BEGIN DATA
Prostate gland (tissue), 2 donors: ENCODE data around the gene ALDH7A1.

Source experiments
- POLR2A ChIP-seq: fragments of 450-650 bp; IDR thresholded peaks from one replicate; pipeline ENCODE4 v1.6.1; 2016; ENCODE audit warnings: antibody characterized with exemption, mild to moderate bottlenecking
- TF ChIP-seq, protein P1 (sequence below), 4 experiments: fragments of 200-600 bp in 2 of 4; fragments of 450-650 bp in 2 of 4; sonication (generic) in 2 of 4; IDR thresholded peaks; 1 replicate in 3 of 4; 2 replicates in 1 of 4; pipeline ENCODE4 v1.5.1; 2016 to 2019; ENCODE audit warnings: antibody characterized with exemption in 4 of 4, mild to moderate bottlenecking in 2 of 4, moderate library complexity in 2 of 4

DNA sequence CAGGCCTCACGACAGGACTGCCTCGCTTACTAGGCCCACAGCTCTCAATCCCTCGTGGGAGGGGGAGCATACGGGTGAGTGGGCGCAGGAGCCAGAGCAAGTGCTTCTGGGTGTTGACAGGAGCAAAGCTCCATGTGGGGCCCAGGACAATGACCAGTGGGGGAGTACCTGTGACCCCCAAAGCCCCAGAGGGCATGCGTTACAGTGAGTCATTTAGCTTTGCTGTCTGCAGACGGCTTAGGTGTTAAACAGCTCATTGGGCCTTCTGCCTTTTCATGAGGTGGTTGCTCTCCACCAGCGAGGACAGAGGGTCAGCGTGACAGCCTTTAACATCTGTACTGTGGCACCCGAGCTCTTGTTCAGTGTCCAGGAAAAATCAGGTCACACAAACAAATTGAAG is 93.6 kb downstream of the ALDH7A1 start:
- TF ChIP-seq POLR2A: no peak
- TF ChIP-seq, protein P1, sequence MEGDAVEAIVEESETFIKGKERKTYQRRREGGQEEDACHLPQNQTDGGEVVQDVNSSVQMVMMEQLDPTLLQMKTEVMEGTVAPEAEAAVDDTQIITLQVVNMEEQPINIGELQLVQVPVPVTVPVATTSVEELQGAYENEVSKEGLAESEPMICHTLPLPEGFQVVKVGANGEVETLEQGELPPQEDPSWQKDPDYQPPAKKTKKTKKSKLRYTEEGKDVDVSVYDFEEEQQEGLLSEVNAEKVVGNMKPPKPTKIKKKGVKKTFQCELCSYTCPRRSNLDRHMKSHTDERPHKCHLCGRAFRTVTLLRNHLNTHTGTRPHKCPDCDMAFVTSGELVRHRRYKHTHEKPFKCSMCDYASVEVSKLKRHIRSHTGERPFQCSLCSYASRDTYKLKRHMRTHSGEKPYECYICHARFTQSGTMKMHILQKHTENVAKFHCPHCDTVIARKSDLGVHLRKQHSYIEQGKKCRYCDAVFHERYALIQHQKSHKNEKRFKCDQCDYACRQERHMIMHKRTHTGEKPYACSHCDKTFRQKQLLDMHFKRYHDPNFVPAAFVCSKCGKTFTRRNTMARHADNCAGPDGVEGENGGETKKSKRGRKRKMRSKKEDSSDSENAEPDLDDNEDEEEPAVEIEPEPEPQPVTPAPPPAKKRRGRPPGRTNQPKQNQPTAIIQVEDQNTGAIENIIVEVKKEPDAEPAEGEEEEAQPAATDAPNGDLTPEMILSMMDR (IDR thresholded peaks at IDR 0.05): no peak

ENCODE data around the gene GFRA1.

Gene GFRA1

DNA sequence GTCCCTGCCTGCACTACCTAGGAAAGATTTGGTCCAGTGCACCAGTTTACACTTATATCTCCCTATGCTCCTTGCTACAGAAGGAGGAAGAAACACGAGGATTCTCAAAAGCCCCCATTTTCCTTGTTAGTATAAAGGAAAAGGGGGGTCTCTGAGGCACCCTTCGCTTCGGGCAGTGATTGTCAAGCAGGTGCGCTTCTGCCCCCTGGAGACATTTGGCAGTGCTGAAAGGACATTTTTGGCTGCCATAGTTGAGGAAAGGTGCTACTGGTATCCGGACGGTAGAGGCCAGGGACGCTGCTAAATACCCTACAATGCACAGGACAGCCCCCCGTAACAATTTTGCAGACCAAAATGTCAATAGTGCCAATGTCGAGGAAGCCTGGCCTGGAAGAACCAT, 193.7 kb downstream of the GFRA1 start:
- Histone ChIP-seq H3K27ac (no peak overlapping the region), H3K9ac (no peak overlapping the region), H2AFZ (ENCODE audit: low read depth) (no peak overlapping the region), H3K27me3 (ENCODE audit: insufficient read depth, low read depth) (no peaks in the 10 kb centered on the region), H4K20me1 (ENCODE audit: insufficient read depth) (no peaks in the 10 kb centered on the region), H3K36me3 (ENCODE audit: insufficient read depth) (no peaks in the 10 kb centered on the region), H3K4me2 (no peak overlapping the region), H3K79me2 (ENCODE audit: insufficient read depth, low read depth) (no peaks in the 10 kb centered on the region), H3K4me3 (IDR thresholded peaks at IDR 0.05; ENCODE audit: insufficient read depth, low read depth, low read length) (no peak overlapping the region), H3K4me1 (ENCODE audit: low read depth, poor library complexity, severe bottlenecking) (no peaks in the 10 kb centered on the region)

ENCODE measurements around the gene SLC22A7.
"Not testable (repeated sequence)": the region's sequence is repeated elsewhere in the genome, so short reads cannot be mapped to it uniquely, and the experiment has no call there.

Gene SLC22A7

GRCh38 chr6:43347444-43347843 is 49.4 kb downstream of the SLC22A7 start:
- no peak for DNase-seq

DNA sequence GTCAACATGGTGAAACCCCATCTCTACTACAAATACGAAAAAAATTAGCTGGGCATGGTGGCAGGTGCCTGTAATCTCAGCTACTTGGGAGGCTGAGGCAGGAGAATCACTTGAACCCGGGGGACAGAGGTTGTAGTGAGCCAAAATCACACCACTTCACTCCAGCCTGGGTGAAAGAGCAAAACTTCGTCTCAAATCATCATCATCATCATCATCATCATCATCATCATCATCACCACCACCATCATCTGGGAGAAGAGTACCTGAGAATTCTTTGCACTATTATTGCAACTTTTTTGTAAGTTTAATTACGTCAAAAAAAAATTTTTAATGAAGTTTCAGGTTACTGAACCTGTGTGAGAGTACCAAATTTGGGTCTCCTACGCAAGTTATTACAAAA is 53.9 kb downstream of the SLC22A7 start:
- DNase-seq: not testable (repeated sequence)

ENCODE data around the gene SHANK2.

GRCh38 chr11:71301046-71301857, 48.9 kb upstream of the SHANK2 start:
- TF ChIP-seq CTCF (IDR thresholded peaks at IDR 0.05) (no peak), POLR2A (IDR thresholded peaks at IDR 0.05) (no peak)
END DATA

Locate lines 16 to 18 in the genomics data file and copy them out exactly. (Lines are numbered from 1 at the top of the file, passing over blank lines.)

- no peak for DNase-seq

DNA sequence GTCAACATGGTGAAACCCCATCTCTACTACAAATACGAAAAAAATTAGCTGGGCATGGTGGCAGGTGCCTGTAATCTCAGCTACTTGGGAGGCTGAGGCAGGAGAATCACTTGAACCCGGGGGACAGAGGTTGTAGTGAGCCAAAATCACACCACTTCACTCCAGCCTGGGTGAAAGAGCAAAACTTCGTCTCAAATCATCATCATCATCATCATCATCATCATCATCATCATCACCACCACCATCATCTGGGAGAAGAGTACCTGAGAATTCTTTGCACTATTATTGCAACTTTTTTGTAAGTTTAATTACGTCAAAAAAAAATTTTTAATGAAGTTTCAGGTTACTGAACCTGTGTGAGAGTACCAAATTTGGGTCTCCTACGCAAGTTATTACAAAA is 53.9 kb downstream of the SLC22A7 start:
- DNase-seq: not testable (repeated sequence)